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A Word About 2016

A Word About 2016


It’s a really good “counselor question:”

“What did you learn in 2016?”

Of course, every day provides numerous opportunities to learn something new or to be reminded of something we already know.  But this is a perfect time of the year to “take inventory” of our lives.  Where am I?  Where am I compared to where I was this time last year?  Where am I compared to where I really want to be?

A few suggestions: “What did I learn about . . .”

  •  Myself?

My Relationships?  What are some of the best qualities I bring to my most important relationships?  What are some of the worst?  What can I do to enhance the quality of my relationships in 2017?

My Thinking Patterns?  Are they mostly positive or mostly negative?  Upon what do I allow myself to dwell: How the world is steadily going “downhill” or the signs of hope for a better tomorrow?

My Feelings?  Am I able to identify and verbalize the feelings that will enable me to communicate with others in more substantive ways?

My Priorities?  What are the most important things in my life?  Who are the most important people?  Do they know that?  How can I do a better job of delivering these messages?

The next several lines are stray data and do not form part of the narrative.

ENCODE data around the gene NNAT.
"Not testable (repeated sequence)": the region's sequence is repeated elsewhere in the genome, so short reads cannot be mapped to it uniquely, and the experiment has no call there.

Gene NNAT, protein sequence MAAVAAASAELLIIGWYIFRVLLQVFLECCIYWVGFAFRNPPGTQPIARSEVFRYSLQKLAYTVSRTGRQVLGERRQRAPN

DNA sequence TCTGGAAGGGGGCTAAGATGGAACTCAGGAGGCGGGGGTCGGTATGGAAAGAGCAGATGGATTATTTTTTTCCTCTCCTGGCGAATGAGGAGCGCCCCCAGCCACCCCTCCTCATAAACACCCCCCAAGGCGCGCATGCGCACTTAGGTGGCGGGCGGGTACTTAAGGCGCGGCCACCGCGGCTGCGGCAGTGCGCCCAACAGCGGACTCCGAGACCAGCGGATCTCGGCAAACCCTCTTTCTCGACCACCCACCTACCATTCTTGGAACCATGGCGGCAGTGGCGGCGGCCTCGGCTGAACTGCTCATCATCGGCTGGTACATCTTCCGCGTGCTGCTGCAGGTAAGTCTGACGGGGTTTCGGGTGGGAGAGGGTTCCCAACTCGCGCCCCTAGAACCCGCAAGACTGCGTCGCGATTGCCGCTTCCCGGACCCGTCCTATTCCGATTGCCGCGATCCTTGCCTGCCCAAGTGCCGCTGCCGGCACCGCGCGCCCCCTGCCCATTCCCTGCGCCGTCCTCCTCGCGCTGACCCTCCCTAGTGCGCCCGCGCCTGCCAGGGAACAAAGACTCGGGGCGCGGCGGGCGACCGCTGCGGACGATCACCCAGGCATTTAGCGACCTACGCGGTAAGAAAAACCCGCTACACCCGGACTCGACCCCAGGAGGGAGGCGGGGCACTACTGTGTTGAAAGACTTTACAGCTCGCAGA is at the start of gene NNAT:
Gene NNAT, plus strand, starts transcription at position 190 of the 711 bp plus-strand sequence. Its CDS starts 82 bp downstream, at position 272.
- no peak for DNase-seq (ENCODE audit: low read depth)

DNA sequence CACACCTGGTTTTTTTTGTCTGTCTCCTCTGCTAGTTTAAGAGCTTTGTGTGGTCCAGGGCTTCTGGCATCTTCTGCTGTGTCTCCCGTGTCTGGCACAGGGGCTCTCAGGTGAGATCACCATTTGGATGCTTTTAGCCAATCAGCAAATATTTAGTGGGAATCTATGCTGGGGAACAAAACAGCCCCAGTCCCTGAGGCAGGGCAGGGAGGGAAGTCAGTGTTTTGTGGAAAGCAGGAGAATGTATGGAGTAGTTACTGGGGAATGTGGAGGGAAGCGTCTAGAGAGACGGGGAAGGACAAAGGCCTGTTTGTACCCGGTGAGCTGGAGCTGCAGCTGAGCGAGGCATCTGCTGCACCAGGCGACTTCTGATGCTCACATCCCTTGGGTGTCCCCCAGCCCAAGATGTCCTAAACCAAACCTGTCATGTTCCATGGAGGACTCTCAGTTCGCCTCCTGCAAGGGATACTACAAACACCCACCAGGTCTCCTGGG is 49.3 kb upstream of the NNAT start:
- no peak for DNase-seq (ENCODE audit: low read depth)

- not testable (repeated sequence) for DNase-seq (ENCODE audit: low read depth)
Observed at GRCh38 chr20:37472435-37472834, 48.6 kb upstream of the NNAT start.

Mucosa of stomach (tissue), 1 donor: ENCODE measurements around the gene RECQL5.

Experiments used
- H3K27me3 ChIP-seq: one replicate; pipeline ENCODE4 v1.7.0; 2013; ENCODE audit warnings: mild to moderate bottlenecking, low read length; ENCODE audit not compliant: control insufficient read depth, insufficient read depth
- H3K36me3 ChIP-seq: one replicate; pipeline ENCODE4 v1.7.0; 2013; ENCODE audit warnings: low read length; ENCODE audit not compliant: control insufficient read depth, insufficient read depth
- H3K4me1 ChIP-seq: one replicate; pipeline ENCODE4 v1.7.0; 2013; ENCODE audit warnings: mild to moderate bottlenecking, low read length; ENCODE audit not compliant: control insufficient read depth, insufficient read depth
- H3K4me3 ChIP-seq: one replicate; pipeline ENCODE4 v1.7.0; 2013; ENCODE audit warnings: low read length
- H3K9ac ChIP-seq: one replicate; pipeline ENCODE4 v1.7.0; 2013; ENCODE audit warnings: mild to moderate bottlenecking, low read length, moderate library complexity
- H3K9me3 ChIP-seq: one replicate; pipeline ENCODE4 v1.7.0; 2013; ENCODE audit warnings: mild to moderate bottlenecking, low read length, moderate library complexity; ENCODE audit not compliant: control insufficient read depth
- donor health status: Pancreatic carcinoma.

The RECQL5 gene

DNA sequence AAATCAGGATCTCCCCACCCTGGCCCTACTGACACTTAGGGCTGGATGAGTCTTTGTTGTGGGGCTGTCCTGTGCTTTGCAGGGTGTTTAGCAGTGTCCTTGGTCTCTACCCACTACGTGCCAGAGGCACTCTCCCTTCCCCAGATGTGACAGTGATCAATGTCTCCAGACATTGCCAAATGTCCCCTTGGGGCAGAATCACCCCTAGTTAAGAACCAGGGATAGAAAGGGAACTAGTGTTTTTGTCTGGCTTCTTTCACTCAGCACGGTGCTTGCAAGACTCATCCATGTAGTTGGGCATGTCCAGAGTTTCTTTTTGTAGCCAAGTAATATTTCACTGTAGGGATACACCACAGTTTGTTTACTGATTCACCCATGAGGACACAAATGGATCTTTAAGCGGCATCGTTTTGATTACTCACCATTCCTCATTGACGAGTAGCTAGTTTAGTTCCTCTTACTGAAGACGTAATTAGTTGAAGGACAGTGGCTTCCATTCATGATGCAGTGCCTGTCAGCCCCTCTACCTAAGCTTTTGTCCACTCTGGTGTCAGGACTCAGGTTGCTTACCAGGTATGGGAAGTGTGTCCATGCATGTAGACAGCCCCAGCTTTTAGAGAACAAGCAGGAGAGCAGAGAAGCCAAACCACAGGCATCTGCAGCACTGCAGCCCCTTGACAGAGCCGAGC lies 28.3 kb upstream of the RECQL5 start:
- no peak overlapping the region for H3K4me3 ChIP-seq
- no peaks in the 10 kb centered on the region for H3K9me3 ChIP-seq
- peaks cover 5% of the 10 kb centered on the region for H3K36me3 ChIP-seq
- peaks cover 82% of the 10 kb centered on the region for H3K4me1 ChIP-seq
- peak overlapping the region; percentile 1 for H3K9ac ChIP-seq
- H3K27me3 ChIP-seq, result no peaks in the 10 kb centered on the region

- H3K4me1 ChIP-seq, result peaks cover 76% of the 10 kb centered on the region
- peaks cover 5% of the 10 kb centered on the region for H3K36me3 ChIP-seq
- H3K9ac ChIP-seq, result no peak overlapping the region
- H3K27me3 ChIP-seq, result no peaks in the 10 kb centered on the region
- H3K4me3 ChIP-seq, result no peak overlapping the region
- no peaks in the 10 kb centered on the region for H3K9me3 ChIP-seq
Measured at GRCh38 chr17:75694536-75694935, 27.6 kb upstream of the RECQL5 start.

Simplifying my Life?  How can I get rid of some of my “baggage,” material baggage as well as emotional baggage?  What can I do to add quality to my life without just adding more “stuff?”

My Mistakes?  Mistakes are wonderful learning opportunities.  Don’t let your 2016 mistakes go to waste by missing the lessons.

Additionally, what did I learn in 2016 about:

  •  Stress?  Did I learn how to manage it, or do I allow stress to manage me?
  •   Loss?



Moving Forward?

  •  Helping Others?  “Paying it Forward?”  Random acts of kindness?  Treating others as I want to be treated?
  • Leaving the World a Better Place?

The list of questions is endless.  And each question provides us with opportunities not only for enhancing our personal insight but also for sharing with people who are closest and dearest.

Take some of the questions above (or others of your own choosing) and talk with your family and friends.  Better yet, put some of these questions on the table and listen to what your “others” have to say!

You and they will be blessed!

Harold D Duncan, PhD



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